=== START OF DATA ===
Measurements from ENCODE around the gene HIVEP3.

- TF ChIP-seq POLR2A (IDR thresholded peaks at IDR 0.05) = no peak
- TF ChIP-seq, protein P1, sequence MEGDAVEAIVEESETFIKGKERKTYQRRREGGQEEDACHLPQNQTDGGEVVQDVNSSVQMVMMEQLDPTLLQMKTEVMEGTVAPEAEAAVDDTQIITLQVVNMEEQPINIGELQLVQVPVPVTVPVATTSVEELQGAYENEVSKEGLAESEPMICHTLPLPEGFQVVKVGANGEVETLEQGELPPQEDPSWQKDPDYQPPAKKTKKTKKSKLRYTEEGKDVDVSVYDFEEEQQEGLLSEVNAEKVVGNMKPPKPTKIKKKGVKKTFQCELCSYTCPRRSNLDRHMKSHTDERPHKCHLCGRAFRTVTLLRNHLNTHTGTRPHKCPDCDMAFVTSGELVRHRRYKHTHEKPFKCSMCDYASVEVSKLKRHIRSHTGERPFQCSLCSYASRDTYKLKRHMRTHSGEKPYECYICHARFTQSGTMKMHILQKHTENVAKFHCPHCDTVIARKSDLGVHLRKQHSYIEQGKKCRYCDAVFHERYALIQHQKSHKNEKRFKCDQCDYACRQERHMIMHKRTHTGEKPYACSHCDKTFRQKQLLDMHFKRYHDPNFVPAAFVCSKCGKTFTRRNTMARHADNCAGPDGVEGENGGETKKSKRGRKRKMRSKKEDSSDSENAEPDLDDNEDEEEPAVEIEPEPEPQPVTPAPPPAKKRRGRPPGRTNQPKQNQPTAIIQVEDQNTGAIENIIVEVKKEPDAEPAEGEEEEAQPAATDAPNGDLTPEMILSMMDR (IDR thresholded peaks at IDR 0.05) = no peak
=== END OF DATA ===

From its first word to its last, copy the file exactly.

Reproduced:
Measurements from ENCODE around the gene HIVEP3.

- TF ChIP-seq POLR2A (IDR thresholded peaks at IDR 0.05) = no peak
- TF ChIP-seq, protein P1, sequence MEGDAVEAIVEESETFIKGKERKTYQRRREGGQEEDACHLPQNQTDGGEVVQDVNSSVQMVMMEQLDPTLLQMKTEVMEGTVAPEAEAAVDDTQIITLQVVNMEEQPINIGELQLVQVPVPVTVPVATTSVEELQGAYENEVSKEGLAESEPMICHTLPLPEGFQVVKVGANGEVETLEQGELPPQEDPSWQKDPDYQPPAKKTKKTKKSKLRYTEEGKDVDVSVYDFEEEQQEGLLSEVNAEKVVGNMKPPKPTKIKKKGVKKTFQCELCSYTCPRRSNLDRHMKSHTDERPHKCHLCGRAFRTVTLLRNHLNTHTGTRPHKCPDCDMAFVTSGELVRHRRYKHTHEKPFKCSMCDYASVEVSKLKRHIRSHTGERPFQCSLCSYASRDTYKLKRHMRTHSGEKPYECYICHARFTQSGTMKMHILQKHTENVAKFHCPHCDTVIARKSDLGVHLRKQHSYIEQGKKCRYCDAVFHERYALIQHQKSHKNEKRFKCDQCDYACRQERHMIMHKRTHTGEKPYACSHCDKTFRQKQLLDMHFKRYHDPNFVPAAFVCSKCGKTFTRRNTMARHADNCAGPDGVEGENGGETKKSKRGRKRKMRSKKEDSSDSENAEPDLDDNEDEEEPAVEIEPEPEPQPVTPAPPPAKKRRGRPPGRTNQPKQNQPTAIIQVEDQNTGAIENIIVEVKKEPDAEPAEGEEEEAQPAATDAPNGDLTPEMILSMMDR (IDR thresholded peaks at IDR 0.05) = no peak